In the non-combatant category, the government has been a bit easy. As of end-April 2011, over 6000 former LTTE cadres have been released and reintegrated. On record, they have undergone psychological and creative assistance, education, vocational training (in areas such as information technology, sewing, plumbing, electric work, carpentry, mason work, welding, and metal work) spiritual, religious and cultural empowerment, sports and socialization. Support for the programme has come from Japan, the US, India, the EU, a section of the Sri Lankan diaspora and also from private companies based in Sri Lanka like Aitken Spence, Brandix, Ceylon Tobacco, Dilmah, Hayleys, John Keells, MAS Holdings, Unilever and Ajitha de Zoysa.

    However, despite rehabilitation and reintegration, the stigma as former Tigers remains. The Sri Lankan Government has not done much to ease this stain. On the other hand, the Government’s strategy of releasing the rehabilitated with much media hype has in fact increased the stigma factor due to wide publicity and dissemination of their identities. This could be avoided. Also, due to their past activities, the physical security of many of the former Tigers are in jeopardy. They should be provided security. There is also apprehension among the rehabilitated cadres about being under the watchful eyes of the security forces, and the chances of them being detained anytime appear high. It is the duty of the Government to tone down such trepidation. The Government should consider periodic orientation of those reintegrated ex-militants to make sure that they do not slip away from the right path in the long run. The Government has ruled out absorbing them into the armed forces, but they may be a good bet as police or Home Guards. Sadly, the Plan of Action also completely ignores empowering the disabled former Tigers. It is not too late to address this lacuna.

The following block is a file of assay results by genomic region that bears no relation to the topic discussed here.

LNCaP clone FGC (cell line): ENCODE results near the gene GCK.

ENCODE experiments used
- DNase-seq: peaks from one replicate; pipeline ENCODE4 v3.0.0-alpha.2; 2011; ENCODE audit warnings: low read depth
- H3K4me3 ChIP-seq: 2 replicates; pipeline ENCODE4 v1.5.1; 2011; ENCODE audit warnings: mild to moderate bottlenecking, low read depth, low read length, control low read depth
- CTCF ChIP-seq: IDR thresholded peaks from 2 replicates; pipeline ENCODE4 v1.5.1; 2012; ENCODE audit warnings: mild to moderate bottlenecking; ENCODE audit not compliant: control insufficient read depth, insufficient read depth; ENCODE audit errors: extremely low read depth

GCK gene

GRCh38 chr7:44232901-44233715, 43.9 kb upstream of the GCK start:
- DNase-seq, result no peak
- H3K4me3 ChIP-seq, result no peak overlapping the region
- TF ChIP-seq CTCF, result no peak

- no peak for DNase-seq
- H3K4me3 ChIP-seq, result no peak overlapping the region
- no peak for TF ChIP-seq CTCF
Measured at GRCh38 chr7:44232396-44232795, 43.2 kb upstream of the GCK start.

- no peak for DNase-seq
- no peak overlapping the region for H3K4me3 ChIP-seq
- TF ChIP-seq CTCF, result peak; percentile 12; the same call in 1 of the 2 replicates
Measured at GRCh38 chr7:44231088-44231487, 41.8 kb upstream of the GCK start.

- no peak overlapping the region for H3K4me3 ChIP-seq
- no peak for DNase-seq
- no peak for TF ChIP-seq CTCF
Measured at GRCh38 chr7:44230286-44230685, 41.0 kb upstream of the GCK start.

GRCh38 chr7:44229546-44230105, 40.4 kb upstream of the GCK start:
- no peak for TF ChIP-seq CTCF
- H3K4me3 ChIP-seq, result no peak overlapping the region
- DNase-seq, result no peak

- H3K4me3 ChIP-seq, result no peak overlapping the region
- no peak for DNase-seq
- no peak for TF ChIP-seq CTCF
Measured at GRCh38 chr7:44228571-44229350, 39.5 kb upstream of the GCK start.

Overall, proper reintegration of former militants into mainstream society is one of the vital components of rebuilding post-conflict societies. In the Sri Lankan case, it is all the more important given the character of the LTTE – secretive, ruthless and uncompromising – which had led it to make enemies all around. If adequate attention is not given to this aspect of the problem, there are chances that they may resort to criminal or militant activities for their livelihood. In this regard, if the reintegration programme of the Sri Lankan government is attractive, the dispersed Tigers may surface to join the mainstream. Providing alternative livelihood opportunities to those already surrendered will go a long way in convincing those still at large. If the post-conflict environment is conducive for decent living, the chances of ex-militants picking up arms once again would be remote.

    * The author is Senior Fellow, Centre for Land Warfare Studies, New Delhi